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Brumont Gascogne Blanc 2015 750ML

$50.45 $48.23

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SKU: WBY0109 Categories: , , ,

Product Description

A former “wine producer of the year” from Le Grand Guide des Vins de France, Alain Brumont has produced a fantastic white that showcase this charming area of Southern France.

Established terroirs that had been abandoned for nearly 50 years, Brumont is extremely passionate about Gascony, and offers up the best interpretation of a classic, everyday white. A blend of Sauvignon Blanc and Gros Manseng (another citrusy, high acid varietal), which adds length and body to this lip smacking white.

The praise for Brumont’s wines cannot be understated, with people like Steve Spurrier of Decanter saying ““The wines of Alain Brumont are at the same level as Chateau Latour, and the greatest wines in the world,” and Robert Parker, “These are unreal wines that are purely made, remarkably rich, so complete that they cannot be ignored.”

Rating
“From the south of France, this traditional Gasconyblend of Sauvignon Blanc and Gros Manseng shows rich aromas of flowers, pear, honey and citrus, which lead to a medium-bodied palate with excellent acidity and a clean finish. This lively and energetic white is a perfect match for grilled fish, green vegetables and goat cheese.” The Wine Buyer, 90 Points

Wine maker notes
The terroir across the Cotes de Gascogne area is transitional, with the maritime effects of the Atlantic ocean giving way to a more continental climate in the east of Gers. Nearer the coast, loose, sandy soils with good drainage and high rainfall characterize the vineyards. In the east, summers are warmer and drier, and the clay limestone soils retain water more effectively. All in all, this is well suited to viticulture, as the soils and climate work together across the area to create an optimal environment for vineyards.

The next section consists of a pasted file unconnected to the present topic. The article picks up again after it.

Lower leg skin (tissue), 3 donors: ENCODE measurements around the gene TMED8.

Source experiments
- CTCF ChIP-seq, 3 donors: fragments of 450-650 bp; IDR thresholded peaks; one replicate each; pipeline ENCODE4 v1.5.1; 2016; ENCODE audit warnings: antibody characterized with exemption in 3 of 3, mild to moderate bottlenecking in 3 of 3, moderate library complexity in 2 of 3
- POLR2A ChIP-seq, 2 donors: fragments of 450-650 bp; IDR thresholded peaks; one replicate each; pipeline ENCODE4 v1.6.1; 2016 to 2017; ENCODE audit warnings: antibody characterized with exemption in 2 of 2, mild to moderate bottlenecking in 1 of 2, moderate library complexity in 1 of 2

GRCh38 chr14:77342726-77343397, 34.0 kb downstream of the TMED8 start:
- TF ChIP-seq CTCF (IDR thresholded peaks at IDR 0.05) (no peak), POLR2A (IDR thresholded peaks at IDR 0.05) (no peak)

Technical notes
Alcohol: 12.5%
The history of French wine, spans a period of at least 2600 years dating to the founding of Massalia in the 6th century BC by Phocaeans with the possibility that viticulture existed much earlier. The Romans did much to spread viticulture across the land they knew as Gaul, encouraging the planting of vines in areas that would become the well known wine regions of Bordeaux, Burgundy, Alsace, Champagne, Languedoc, Loire Valley and the Rhone.

Over the course of its history, the French wine industry would be influenced and driven by the commercial interests of the lucrative English market and Dutch traders. Prior to the French Revolution, the Catholic Church was one of France’s largest vineyard owners-wielding considerable influence in regions such as Champagne and Burgundy where the concept of terroir first took root. Aided by these external and internal influences, the French wine industry has been the pole bearer for the world wine industry for most of its history with many of its wines considered the benchmark for their particular style. The late 20th and early 21st century brought considerable change—earmarked by a changing global market and competition from other European wine regions such as Italy and Spain as well as emerging New World wine producers such as California, Australia and South America.